Edward Ball, who carried out Jamie’s procedure at the Ziering hair restoration clinic in London, says he has done around 20 facial hair transplants over the last 12 months, compared to ten in the previous year. “It sounds minor but it’s something that can really bother people,” the one-time plastic surgeon says. “There are some men who maybe can’t grow a beard, they’re very baby-faced and they find it hard to be taken seriously at work. We also see a lot of people from the Middle East, where having a big, bushy moustache can be a huge status symbol.
“I get emails from men I’ve worked with, saying it’s been life changing, that it’s helped them with their confidence at work and in their relationships.”
Mr Ball, who charges £6 for each hair graft (with a moustache costing up to £2,400 for 400 grafts and a complete beard around £9,000 for 1,500) says half of his clients for these procedures are people who have pre-existing conditions or scars which they want to be able to cover up, with the other half made up of men who are simply unhappy with the way their facial hair looks.
“I see a lot of guys from the arts – actors, musicians, music managers – but the backgrounds of people who want this done are incredibly varied. I see people from London City workers through to firemen, though they tend to be in the younger age range, from late 20s to early 40s.”
One man who decided to undergo the procedure to cover up scars was Mark, a marketing manager from the Midlands. The 42-year-old had lived with a couple of inch-long cuts which zigzagged above his jaw for years as the result of cycling accidents before he saw a television show about hair transplants. “My wife said, ‘I wonder if they could do that with your face?’” he remembers.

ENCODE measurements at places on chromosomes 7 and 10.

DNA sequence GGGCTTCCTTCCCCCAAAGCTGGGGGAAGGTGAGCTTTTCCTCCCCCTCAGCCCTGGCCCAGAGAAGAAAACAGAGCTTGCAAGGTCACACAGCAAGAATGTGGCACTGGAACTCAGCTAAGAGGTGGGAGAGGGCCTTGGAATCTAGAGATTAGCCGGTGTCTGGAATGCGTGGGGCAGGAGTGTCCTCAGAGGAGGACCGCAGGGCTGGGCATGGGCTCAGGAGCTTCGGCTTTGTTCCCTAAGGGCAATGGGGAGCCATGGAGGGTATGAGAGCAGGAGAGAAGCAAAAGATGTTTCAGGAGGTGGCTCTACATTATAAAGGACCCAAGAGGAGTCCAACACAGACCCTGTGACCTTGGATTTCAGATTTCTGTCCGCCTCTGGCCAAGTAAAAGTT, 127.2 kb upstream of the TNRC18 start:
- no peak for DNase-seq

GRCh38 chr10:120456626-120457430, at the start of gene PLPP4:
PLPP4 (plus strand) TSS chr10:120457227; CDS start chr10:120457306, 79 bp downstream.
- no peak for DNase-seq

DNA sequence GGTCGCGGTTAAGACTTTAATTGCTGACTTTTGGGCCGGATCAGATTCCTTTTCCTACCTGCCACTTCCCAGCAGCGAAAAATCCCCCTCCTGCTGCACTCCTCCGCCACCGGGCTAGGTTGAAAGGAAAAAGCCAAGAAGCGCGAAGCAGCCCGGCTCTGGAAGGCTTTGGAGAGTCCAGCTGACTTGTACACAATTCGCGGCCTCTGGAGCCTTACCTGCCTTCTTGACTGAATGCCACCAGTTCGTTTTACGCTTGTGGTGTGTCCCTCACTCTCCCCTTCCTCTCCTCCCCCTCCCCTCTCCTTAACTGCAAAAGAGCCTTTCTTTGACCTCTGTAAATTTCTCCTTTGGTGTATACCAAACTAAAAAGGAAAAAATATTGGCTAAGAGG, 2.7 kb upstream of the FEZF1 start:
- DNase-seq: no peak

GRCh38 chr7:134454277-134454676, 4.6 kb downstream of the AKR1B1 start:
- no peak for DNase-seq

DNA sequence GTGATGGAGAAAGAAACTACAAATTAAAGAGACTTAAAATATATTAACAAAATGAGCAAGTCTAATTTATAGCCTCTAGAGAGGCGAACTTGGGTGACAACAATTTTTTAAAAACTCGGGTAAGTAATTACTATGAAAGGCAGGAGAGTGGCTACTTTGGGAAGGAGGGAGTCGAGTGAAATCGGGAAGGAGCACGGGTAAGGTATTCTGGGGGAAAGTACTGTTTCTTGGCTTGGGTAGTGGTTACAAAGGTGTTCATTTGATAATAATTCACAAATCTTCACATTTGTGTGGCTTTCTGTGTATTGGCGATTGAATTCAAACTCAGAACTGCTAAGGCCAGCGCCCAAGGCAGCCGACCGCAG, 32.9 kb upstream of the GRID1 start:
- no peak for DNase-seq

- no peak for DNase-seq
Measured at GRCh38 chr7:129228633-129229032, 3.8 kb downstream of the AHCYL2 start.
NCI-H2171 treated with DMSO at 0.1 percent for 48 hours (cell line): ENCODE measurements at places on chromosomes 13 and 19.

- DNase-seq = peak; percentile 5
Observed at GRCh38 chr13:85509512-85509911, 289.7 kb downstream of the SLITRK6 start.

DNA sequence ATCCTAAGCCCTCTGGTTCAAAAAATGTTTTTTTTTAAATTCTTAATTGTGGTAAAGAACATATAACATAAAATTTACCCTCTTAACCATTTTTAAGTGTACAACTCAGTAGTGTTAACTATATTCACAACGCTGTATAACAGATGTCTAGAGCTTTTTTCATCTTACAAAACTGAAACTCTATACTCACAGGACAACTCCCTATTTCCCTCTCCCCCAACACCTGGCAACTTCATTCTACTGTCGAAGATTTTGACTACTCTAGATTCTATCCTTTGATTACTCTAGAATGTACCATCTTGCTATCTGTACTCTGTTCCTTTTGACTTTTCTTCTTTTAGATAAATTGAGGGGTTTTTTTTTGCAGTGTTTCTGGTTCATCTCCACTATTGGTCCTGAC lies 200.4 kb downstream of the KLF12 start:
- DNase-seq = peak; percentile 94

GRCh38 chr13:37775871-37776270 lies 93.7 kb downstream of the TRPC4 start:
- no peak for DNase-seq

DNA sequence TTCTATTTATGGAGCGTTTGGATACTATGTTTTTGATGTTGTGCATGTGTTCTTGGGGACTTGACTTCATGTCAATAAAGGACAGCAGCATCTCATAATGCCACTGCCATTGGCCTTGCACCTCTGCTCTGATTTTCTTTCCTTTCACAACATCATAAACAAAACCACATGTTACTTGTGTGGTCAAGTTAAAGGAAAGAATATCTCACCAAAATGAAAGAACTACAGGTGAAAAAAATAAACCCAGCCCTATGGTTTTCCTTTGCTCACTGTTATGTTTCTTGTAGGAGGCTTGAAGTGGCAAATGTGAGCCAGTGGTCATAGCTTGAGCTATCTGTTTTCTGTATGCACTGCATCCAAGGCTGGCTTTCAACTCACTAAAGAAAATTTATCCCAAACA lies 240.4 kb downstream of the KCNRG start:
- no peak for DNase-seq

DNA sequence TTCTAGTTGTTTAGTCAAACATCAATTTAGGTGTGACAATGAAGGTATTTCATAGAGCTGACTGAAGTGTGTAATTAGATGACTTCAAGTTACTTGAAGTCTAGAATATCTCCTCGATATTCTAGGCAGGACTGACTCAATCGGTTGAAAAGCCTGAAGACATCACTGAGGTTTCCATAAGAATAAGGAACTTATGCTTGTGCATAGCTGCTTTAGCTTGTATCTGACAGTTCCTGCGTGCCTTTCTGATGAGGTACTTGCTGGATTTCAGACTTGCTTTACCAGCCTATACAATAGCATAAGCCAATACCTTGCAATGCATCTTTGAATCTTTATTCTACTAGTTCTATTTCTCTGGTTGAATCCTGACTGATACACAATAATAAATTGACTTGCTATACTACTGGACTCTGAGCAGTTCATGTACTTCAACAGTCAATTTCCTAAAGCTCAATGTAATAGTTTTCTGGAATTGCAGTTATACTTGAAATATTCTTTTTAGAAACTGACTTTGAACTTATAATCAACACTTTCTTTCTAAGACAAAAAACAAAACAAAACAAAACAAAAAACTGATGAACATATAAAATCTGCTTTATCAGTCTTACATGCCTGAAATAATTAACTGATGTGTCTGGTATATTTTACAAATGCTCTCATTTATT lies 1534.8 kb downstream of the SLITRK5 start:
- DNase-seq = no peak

“I was a bit apprehensive when I went for the first consultation, but by the time of the operation [where hair was taken from the back of his scalp] I was fine. I don’t even think about it any more because it doesn’t look any different from the rest of my beard, it just helps with my confidence.
“I had it done just before the Christmas holidays so nobody noticed the little scars afterwards at work, and if anyone’s noticed the hair coming back they haven’t said anything.”
And Mark sees nothing wrong with men using the procedure purely because they are unhappy with the shape or density of their facial hair. “If somebody goes to the right place and has it done for the right reasons, then what’s the problem with that?”
Dr Bessam Farjo, the Manchester-based specialist who worked with Mark and was behind one of the world’s first full-beard transplants in 1996, has also seen demand increase but is doubtful the procedure will hit the mainstream, however fashionable facial hair becomes.
“I really don’t think having the perfect beard or moustache is something most people worry about,” he says. “Scalp hair transplants for men who are balding are still much more popular.”
Some names have been changed